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Health Service Cuts Would Cause Long-Term Harm

Health Service Cuts Would Cause Long-Term Harm - Kedgley


Health service cuts proposed by the Auckland District Health Board to deal with a predicted $62 million funding shortfall would inevitably lead to more serious health problems and result in further health budget blowouts, the Green Party said today.

To avoid more serious health problems for patients in the long term, Green Health spokesperson Sue Kedgley urged the Health Minister to live up to her past commitments not to cut health services because of funding shortfalls

"Health Minister Annette King has promised New Zealand that hospitals will retain the same level of services, so she can not in good faith approve service cuts in Auckland," said Ms Kedgley.

"Clearly the Government is going to have to stump up more money to overcome this health funding crisis. When one of our largest district health boards is looking at service cuts, just one month into the financial year, the financial pressures on our health system are obviously extreme."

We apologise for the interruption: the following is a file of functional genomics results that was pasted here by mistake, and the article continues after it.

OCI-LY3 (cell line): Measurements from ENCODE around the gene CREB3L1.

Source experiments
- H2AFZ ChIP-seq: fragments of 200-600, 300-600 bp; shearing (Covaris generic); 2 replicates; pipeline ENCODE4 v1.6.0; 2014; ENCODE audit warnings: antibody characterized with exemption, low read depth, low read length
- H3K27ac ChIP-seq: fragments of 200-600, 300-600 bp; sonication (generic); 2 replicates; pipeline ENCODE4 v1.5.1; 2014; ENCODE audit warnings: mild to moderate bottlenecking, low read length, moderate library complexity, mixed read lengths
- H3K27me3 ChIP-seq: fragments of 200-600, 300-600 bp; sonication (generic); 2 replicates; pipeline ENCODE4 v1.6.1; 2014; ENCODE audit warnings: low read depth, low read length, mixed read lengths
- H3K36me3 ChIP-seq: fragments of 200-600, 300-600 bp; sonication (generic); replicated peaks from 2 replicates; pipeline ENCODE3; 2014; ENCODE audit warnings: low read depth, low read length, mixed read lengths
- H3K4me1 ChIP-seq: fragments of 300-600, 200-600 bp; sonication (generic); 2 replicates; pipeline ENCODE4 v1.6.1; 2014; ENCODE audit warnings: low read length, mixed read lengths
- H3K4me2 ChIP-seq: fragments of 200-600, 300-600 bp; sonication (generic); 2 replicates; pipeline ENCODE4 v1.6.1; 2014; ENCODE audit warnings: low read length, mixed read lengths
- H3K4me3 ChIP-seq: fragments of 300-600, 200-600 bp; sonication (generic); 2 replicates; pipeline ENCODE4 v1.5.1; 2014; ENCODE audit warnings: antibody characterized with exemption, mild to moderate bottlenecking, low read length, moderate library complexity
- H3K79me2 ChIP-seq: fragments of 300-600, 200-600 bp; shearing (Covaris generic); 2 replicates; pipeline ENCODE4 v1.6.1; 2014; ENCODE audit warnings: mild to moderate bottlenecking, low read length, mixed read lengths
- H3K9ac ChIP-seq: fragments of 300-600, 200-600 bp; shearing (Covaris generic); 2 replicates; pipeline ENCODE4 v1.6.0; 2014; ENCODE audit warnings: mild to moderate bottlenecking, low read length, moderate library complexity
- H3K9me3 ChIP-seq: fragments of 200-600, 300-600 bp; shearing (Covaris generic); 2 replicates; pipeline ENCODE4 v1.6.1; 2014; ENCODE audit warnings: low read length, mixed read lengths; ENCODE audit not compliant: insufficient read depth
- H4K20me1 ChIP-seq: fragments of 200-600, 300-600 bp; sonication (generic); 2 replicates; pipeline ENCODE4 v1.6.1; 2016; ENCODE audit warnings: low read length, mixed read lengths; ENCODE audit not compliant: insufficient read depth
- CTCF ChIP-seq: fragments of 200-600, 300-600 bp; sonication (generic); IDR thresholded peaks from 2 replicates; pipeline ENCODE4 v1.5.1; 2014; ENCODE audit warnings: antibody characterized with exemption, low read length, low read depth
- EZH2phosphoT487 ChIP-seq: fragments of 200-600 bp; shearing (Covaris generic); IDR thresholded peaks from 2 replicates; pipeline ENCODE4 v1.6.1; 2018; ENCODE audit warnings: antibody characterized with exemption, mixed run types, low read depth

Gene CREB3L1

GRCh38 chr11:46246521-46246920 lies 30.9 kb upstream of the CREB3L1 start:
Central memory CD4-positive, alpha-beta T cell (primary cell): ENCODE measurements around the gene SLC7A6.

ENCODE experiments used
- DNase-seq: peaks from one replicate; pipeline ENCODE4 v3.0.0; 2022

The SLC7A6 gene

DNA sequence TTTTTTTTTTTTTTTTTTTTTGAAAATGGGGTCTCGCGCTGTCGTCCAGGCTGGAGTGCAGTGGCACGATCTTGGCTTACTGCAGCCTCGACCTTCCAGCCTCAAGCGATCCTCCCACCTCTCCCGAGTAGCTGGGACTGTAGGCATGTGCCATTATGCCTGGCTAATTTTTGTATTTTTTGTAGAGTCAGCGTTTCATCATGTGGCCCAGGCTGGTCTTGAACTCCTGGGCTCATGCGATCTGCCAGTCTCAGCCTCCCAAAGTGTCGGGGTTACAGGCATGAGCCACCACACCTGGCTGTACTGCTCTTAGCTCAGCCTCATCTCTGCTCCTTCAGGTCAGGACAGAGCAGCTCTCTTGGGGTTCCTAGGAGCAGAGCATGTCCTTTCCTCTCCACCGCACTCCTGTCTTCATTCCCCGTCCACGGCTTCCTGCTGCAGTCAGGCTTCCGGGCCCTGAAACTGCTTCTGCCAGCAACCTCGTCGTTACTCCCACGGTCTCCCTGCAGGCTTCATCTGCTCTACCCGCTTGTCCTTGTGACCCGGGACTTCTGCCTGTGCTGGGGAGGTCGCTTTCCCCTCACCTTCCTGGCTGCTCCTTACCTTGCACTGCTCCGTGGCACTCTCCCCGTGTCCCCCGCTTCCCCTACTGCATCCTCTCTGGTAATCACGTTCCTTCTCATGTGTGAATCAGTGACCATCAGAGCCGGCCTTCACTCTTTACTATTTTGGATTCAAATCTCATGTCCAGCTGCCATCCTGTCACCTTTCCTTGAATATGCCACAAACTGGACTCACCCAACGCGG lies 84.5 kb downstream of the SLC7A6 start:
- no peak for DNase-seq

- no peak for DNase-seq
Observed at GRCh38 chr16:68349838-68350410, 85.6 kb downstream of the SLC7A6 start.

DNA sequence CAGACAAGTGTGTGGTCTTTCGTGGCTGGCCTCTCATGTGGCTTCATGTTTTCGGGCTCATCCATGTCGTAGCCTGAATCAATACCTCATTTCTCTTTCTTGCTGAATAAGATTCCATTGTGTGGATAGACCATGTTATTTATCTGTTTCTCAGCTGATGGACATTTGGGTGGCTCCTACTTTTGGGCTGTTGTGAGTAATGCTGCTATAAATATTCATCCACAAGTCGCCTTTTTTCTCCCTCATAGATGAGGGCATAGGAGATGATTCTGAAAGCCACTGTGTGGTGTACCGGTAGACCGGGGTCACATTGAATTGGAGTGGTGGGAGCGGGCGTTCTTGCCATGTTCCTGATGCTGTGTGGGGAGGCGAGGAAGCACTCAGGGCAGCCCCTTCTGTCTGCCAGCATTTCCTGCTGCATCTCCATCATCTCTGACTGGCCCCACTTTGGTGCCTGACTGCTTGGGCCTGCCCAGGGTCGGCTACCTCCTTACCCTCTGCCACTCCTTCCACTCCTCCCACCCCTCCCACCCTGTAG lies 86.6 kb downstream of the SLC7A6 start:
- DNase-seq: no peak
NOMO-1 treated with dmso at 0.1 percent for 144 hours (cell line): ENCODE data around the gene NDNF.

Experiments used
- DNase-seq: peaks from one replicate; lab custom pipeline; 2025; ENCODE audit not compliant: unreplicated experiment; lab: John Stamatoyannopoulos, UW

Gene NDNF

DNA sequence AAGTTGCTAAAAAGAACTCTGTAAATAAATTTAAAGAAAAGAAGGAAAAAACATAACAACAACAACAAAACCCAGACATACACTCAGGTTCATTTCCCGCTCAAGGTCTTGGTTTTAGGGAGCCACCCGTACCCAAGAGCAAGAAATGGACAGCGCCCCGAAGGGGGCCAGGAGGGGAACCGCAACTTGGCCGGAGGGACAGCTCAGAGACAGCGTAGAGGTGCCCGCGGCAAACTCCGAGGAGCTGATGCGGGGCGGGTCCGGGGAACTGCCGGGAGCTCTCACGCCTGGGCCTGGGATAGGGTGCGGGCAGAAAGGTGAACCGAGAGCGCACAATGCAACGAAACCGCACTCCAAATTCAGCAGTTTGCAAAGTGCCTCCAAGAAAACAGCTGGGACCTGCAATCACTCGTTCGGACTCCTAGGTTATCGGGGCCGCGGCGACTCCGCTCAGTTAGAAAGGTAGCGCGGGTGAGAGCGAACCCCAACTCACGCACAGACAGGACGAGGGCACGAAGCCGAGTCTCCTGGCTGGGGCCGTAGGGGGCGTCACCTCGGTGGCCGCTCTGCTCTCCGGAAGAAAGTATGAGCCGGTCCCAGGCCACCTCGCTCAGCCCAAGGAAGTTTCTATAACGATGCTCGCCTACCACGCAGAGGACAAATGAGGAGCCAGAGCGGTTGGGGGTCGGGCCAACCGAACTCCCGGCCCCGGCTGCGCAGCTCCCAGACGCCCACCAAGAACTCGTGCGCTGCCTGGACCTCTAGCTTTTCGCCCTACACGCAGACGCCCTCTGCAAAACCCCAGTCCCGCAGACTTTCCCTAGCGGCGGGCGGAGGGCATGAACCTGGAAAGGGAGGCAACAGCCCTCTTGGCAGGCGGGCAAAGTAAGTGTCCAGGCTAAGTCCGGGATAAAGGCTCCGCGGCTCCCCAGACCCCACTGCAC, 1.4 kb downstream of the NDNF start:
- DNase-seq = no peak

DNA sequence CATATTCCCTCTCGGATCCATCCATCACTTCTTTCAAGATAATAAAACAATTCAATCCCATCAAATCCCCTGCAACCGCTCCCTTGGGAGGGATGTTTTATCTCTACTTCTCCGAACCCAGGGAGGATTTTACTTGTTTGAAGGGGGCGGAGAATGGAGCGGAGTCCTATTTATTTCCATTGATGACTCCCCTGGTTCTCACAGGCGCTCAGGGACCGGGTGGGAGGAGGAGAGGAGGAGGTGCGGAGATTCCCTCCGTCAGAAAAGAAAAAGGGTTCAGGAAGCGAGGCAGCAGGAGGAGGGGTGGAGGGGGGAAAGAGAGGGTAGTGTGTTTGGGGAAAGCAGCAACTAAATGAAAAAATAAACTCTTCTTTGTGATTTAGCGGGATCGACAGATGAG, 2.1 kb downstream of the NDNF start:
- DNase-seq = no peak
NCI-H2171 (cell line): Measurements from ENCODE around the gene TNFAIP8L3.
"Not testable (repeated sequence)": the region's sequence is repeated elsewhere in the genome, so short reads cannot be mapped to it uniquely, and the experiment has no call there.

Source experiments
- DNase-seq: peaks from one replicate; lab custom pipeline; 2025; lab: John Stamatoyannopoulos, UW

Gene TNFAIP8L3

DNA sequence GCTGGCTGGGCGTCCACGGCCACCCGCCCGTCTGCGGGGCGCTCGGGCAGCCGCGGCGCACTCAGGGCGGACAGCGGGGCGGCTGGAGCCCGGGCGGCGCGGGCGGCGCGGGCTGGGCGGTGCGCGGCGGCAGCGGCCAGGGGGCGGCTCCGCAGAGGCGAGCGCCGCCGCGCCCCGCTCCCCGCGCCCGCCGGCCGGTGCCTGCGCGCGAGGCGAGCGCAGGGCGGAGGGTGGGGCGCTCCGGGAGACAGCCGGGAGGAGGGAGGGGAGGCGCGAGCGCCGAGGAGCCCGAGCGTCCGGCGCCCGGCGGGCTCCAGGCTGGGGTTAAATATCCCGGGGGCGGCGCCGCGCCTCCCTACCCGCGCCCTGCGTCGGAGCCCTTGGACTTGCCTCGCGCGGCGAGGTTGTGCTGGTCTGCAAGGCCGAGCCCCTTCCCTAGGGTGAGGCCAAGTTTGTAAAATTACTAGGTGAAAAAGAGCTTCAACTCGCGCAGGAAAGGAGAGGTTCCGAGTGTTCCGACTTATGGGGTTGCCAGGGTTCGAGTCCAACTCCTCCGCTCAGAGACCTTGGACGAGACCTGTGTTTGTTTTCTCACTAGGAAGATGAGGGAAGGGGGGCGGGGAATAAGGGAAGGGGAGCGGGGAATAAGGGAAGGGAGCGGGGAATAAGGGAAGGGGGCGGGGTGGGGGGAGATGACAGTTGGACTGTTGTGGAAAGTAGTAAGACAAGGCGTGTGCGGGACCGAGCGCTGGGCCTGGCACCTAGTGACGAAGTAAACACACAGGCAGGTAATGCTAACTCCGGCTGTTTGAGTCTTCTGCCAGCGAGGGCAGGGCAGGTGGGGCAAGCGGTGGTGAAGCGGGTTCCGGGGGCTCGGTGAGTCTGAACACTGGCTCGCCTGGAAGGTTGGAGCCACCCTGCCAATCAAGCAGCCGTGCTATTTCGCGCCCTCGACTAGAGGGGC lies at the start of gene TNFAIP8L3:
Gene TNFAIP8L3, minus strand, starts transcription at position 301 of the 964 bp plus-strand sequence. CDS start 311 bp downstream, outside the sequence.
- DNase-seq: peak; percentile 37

Ms Kedgley said the Green Party had raised concerns on budget day that the health and education budgets would not be able to cope with wage strains in the coming year.

"The Chief Executive of the Auckland District Health Board, Graeme Edmond said today that staff pay rises have been 2.5-3 percent annually and 4-5 percent this year, but health funding has risen by about 0.5 percent for the past four years. It's obvious from these numbers that the only way to keep paying staff is to cut back somewhere else in the health system, and eventually that will impact on services and quality of care."

Ms Kedgley said she was concerned that the financial crisis could result in increased rationing of health services - either treating fewer patients or treating patients to a lower level of quality.

Ends


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